AlTai suggests you physicalize your plan when possible. You can use a calendar to help you honor boundaries that are important to you, like establishing set start and end times. She also provides tools for her clients, to help coach them through fears and anxieties about work. "In my navigating fear and anxiety worksheet, I invite people to take inventory of their fears and start to sort them. We start by listing out all our fears—without judgment."
Finally, when creating your office reentry plan, Kawahara suggests you tap into your support system and remember that your "thoughts are not facts."
How to Navigate Anxiety Around Health and Safety
Understandably, maintaining health and safety at the office can be a major source of anxiety for many. "Health continues to be an area of question as we hear about the Delta variety," notes Kawahara. She adds, "the possible need for booster vaccines, and rising numbers of coronavirus cases in certain areas of the U.S. and world" can also cause people to feel uneasy about returning to the office. Planning, once again, is critical to dealing with these fears.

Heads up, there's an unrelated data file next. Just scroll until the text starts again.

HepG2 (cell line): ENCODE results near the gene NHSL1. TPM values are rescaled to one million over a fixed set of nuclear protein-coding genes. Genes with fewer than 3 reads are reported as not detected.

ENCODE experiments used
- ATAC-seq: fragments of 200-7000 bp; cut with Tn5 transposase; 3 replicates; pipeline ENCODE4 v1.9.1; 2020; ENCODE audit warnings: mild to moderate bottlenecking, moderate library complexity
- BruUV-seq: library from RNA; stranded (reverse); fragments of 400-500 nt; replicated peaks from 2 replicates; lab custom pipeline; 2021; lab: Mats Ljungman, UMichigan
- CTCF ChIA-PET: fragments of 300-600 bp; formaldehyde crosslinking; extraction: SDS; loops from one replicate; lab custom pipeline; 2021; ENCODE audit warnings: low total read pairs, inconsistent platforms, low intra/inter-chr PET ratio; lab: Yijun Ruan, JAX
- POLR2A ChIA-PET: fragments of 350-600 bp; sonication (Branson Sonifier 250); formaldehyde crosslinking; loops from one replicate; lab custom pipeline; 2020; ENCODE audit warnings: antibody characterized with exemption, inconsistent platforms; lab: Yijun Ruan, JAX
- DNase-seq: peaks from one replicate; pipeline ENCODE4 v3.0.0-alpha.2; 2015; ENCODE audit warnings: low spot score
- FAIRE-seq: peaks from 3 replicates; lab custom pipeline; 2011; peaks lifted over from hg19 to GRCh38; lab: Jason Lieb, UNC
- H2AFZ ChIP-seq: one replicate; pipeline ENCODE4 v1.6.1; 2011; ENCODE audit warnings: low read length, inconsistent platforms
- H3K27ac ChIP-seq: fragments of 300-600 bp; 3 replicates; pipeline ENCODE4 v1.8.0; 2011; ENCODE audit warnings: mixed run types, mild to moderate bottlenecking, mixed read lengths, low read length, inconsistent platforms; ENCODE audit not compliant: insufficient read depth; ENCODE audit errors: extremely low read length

AlTai suggests you think about defining boundaries for health and safety-related exchanges at the office. "How many people are you willing to be around and still feel safe and supported? Are you open to work travel and what do you need it to look and feel like? At what point do you feel comfortable without a mask? At what point do you feel like you want to wear your mask?"
When it comes to health and safety, be sure to honor all kinds of boundaries, especially as they relate to your physical self. "Define your boundaries around touching and physical space," says AlTai. "Are you willing to shake hands, high-five, hug?" Whatever you decide, know that these boundaries can change in accordance with your comfort level.